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From Craig L Russell <Craig.Russ...@Sun.COM>
Subject If you're not interested in Java and MySQL Cluster, you can stop reading now...
Date Thu, 19 Mar 2009 00:53:30 GMT
I'm working (day job!) on a Java interface to the MySQL Cluster  
database (a.k.a. NDB). NDB is a high performance, high availability  
database used mostly in telecommunications applications. It can be the  
backing store for a MySQL server (accessed via any of the MySQL client  
APIs such as ODBC, JDBC) or can be used directly via primitive C++ or  
Java APIs.

What I've been developing is a high performance, easy-to-use Java  
interface to NDB that bypasses the MySQL Server and instead goes  
directly to the native NDB API. I've used a Domain Object Model  
similar to Hibernate, JDO, and JPA.

I'd like to work on this in Apache and would like to discuss the  
opportunities with folks at ApacheCon. If this looks interesting,  
please let me know. I'll post a proposal to the incubator wiki if  
there is positive feedback.

All work is done through a Session instance, which is the primary  
application interface between the user and the database.
The user acquires a Session instance from a SessionFactory, which in  
turn is obtained via Services lookup. The factory is configured via  
Properties, such as:
The Session interface provides methods for insert, delete, query, and  
A separate Transaction interface provides methods for transaction  
completion. The Transaction provides isActive(), begin(), commit(),  
rollback(), setRollbackOnly(), and getRollbackOnly() methods.
Two modes of operation are implemented: autocommit on/off.
	• With autocommit off:
		• when a mutating operation is invoked on the Session, the  
Transaction must be active, or an exception is thrown; and
		• when a non-mutating operation is invoked when a Transaction is not  
active, a transaction is begun and committed for the purpose of  
executing the operation.
	• With autocommit on:
		• when a mutating operation is invoked on the Session, the  
Transaction is begun and committed for the operation; and
		• when a non-mutating operation is invoked, a transaction is begun  
and committed for the purpose of executing the operation.

Deferred operation is proposed. By setting the flag  
com.mysql.clusterj.defer.changes, mutating operations are deferred  
until the Transaction is committed or the state is flushed via  
Session.flush(). With defer changes, find() operations return a proxy  
instance whose persistent properties are not initialized until the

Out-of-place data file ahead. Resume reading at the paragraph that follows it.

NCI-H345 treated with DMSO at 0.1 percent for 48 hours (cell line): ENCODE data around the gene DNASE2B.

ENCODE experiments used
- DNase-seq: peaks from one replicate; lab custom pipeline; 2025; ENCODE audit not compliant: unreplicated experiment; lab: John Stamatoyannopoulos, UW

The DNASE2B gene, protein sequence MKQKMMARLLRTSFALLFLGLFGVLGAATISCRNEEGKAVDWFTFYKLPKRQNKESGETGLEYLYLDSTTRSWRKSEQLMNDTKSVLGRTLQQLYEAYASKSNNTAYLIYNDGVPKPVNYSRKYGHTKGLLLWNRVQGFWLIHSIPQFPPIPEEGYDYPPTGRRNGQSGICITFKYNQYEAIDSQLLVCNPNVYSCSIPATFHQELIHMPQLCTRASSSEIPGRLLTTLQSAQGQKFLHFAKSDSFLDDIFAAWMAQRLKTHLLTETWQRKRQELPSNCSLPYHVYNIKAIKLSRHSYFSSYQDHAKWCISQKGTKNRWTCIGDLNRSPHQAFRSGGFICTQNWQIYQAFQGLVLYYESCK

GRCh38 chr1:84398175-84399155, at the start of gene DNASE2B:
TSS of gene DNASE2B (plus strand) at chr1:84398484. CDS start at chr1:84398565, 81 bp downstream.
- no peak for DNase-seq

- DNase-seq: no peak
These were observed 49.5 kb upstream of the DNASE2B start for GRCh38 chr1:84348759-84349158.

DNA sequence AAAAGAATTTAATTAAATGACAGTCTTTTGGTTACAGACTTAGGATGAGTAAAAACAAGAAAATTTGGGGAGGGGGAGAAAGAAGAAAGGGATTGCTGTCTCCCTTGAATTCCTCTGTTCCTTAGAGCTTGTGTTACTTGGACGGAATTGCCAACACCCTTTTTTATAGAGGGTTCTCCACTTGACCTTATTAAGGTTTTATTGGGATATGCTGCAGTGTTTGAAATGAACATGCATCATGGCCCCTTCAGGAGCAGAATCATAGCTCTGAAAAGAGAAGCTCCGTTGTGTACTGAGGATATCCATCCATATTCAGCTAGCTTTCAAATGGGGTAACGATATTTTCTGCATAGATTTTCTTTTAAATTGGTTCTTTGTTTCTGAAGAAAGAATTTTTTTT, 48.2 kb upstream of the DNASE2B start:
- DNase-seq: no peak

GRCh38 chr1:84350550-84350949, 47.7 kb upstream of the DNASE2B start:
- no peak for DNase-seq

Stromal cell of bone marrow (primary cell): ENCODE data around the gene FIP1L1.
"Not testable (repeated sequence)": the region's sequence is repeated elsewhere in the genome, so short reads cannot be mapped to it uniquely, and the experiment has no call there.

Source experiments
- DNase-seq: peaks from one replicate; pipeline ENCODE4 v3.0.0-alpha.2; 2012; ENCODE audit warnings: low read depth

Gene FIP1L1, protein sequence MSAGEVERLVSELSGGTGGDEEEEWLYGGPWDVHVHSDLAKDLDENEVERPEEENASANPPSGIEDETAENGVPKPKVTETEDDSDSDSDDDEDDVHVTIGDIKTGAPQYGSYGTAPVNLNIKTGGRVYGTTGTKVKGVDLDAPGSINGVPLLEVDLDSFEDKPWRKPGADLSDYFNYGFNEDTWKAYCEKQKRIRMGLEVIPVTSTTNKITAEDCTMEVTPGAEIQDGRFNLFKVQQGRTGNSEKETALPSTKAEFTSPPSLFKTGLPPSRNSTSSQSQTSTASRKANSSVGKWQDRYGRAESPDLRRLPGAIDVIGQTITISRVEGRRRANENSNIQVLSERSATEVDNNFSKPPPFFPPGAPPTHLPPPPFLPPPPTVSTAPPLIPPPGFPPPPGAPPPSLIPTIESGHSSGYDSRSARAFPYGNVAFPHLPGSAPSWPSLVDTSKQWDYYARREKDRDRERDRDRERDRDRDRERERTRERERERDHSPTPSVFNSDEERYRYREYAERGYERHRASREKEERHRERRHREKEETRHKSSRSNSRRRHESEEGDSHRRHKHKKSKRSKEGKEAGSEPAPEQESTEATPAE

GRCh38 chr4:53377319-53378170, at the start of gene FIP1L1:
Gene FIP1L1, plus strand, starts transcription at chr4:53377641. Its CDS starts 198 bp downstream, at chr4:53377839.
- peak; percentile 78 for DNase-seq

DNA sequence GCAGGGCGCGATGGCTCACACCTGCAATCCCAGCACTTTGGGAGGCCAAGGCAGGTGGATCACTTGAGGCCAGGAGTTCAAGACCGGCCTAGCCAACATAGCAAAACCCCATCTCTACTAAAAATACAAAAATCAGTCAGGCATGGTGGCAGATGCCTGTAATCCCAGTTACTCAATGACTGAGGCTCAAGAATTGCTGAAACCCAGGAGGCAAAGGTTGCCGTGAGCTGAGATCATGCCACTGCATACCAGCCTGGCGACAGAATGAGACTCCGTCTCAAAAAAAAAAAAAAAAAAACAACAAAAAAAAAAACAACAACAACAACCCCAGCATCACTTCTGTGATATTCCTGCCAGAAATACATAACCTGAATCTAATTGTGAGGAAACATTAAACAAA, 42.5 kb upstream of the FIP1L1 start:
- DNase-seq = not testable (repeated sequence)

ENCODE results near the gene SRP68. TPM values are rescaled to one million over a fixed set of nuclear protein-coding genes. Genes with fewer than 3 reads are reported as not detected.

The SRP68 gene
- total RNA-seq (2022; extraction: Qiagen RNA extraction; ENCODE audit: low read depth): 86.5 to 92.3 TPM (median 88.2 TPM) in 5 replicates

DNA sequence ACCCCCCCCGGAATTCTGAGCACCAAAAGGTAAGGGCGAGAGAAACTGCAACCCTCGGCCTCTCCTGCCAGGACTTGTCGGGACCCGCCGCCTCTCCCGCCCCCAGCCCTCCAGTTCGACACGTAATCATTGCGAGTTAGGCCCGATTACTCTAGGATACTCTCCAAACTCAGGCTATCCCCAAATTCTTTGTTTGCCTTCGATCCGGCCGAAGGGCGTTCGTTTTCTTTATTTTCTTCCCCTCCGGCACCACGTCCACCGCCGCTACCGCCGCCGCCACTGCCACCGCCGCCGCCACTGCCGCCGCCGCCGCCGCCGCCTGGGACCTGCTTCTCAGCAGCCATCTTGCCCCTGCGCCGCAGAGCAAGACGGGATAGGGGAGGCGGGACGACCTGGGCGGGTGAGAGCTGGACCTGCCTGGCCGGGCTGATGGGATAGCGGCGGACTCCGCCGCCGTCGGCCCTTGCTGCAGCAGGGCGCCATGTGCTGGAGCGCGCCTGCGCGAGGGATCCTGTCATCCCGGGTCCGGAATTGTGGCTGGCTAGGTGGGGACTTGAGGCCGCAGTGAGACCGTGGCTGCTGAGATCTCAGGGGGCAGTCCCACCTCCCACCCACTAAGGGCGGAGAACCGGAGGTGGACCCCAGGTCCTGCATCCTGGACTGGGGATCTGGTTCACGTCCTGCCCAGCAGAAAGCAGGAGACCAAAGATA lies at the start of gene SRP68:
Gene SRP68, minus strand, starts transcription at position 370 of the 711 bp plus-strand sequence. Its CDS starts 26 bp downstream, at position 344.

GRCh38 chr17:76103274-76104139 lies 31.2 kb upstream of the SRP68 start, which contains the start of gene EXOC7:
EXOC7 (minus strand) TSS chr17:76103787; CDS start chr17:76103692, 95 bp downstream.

user asks for one of them. Inserted instances are not actually sent to  
the back end until the session is flushed. Deleted instances are not  
deleted until the session is flushed. Queries return a Results  
instance that is not instantiated until the user asks for a property  
of an instance.

For ease of use, users can define JavaBeans-pattern interfaces to  
represent data, with annotations to declare database metadata:
interface Employee {
int getId();
void setId(int id);
String getName();
void setName(String name);
The Session.newInstance(Class cls) is a factory for instances that  
implement the user interface as well as a high-performance data access  
path for the implementation. For JPA/JDO StorageManager, the high- 
performance data access path is used.

// Sample code to create a SessionFactory from a properties instance
     protected void createSessionFactory() {
         if (sessionFactory == null) {
             sessionFactory = ClusterJHelper.getSessionFactory(props);

// Sample code to delete and create instances

     public void localSetUp() {
         session = sessionFactory.getSession();
         tx = session.currentTransaction();
         int count = 0;
         for (int i = 0; i < NUMBER_TO_INSERT; ++i) {
             try {
             } catch (Exception ex) {
                 // ignore exceptions -- might not be any instances to  
//        System.out.println("Deleted " + count + " instances.");

     public void testInsert() {
         tx = session.currentTransaction();

         for (int i = 0; i < NUMBER_TO_INSERT; ++i) {
             // must be done with an active transaction


// Sample query code
     public void primaryKeyGreaterThanQuery() {

         // QueryBuilder is the sessionFactory for queries
         QueryBuilder builder = session.getQueryBuilder();
         // DomainObject is the main interface
         DomainObject dobj =  

         // parameter name
         PredicateOperand param = dobj.param("id");
         // property name
         PredicateOperand column = dobj.get("id");
         // compare the column with the parameter
         Predicate compare = column.greaterThan(param);
         // set the where clause into the query
         // create a query instance
         Query query = session.createQuery(dobj);

         // set the parameter values
         query.setParameter("id", 6);
         // get the results
         List<Employee> results = query.getResultList();
         // consistency check the results
         // verify we got the right instances
         Set<Integer> expected = new HashSet<Integer>();
         Set<Integer> actual = new HashSet<Integer>();
         for (Employee emp: results) {
         errorIfNotEqual("Wrong employee ids returned from query: ",
                 expected, actual);

Craig L Russell
Architect, Sun Java Enterprise System
408 276-5638
P.S. A good JDO? O, Gasp!

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